Neural Networks

Neural networks can be constructed using the torch.nn package.

Now that you had a glimpse of autograd, nn depends on autograd to define models and differentiate them. An nn.Module contains layers, and a method forward(input)that returns the output.

For example, look at this network that classfies digit images:

convnet

convnet

It is a simple feed-forward network. It takes the input, feeds it through several layers one after the other, and then finally gives the output.

A typical training procedure for a neural network is as follows:

  • Define the neural network that has some learnable parameters (or weights)
  • Iterate over a dataset of inputs
  • Process input through the network
  • Compute the loss (how far is the output from being correct)
  • Propagate gradients back into the network’s parameters
  • Update the weights of the network, typically using a simple update rule: weight = weight + learning_rate * gradient

Define the network

Let’s define this network:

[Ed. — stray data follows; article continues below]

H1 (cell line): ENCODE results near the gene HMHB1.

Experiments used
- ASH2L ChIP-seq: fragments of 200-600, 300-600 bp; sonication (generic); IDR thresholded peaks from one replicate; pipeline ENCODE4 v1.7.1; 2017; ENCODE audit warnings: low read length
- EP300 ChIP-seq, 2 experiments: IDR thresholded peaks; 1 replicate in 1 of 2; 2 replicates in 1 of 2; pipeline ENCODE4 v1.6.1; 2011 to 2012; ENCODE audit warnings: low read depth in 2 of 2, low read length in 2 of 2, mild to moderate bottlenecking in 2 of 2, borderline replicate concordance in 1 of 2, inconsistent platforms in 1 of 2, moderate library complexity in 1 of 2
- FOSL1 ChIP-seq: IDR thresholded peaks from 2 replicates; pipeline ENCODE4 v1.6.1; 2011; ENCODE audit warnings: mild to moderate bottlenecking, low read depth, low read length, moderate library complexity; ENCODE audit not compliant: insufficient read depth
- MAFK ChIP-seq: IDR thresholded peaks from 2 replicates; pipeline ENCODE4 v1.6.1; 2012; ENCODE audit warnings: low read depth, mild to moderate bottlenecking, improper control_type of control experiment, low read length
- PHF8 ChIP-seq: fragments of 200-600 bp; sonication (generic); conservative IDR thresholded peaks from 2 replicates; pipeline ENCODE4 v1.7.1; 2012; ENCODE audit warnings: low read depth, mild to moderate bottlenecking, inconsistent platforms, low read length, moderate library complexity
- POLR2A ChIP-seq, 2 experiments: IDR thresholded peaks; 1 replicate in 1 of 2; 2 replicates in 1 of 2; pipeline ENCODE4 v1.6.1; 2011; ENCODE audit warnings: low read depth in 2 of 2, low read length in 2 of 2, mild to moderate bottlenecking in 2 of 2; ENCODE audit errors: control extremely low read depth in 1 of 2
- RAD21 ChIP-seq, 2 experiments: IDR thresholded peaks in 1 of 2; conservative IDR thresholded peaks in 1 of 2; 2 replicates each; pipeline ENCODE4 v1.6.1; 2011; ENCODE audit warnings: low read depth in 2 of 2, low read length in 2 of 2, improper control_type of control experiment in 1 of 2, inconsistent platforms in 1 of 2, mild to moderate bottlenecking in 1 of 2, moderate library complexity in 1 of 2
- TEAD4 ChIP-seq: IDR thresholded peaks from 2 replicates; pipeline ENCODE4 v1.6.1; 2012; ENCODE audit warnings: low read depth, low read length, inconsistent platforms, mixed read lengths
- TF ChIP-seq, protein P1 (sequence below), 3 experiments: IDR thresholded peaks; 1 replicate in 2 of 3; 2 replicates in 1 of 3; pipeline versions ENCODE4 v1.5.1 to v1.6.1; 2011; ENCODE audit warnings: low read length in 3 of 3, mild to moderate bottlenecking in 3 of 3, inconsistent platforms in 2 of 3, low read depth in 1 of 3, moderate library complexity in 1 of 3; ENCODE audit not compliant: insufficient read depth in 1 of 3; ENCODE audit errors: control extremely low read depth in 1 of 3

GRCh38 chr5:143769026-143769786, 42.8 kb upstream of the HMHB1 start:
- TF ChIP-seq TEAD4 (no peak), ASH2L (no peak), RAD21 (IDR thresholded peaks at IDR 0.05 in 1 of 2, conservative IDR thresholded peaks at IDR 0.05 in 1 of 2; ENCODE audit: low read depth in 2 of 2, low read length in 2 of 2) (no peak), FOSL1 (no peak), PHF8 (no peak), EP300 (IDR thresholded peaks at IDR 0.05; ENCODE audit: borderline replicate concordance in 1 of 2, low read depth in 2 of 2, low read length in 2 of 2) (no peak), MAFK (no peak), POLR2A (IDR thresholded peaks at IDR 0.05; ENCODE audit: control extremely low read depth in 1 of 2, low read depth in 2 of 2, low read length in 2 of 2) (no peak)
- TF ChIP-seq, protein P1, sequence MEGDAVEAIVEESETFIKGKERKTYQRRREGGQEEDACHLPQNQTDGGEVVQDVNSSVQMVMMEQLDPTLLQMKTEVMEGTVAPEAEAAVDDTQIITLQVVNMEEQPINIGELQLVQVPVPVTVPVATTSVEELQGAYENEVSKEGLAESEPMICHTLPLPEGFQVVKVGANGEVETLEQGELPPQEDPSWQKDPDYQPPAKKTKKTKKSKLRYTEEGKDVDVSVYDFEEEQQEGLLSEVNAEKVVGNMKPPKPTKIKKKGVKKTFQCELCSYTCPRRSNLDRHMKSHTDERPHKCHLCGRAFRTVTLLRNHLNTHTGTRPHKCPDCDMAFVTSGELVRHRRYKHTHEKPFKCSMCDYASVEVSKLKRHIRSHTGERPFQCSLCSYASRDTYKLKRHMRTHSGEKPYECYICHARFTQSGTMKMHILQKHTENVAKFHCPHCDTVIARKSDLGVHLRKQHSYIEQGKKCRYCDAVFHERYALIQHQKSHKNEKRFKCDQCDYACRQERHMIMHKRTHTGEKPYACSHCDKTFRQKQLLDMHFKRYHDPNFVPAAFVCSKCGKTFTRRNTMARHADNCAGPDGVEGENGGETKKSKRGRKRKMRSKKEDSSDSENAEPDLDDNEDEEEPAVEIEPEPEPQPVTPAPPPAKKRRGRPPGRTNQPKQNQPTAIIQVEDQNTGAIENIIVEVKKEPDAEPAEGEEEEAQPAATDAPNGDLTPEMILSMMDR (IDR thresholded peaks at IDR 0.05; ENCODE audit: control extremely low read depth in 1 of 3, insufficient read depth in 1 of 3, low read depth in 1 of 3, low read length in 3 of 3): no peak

import torch
from torch.autograd import Variable
import torch.nn as nn
import torch.nn.functional as F


class Net(nn.Module):

    def __init__(self):
        super(Net, self).__init__()
        # 1 input image channel, 6 output channels, 5x5 square convolution
        # kernel
        self.conv1 = nn.Conv2d(1, 6, 5)
        self.conv2 = nn.Conv2d(6, 16, 5)
        # an affine operation: y = Wx + b
        self.fc1 = nn.Linear(16 * 5 * 5, 120)
        self.fc2 = nn.Linear(120, 84)
        self.fc3 = nn.Linear(84, 10)

    def forward(self, x):
        # Max pooling over a (2, 2) window
        x = F.max_pool2d(F.relu(self.conv1(x)), (2, 2))
        # If the size is a square you can only specify a single number
        x = F.max_pool2d(F.relu(self.conv2(x)), 2)
        x = x.view(-1, self.num_flat_features(x))
        x = F.relu(self.fc1(x))
        x = F.relu(self.fc2(x))
        x = self.fc3(x)
        return x

    def num_flat_features(self, x):
        size = x.size()[1:]  # all dimensions except the batch dimension
        num_features = 1
        for s in size:
            num_features *= s
        return num_features


net = Net()
print(net)

Out:

Net (
  (conv1): Conv2d(1, 6, kernel_size=(5, 5), stride=(1, 1))
  (conv2): Conv2d(6, 16, kernel_size=(5, 5), stride=(1, 1))
  (fc1): Linear (400 -> 120)
  (fc2): Linear (120 -> 84)
  (fc3): Linear (84 -> 10)
)

You just have to define the forward function, and the backward function (where gradients are computed) is automatically defined for you using autograd. You can use any of the Tensor operations in the forward function.

The learnable parameters of a model are returned by net.parameters()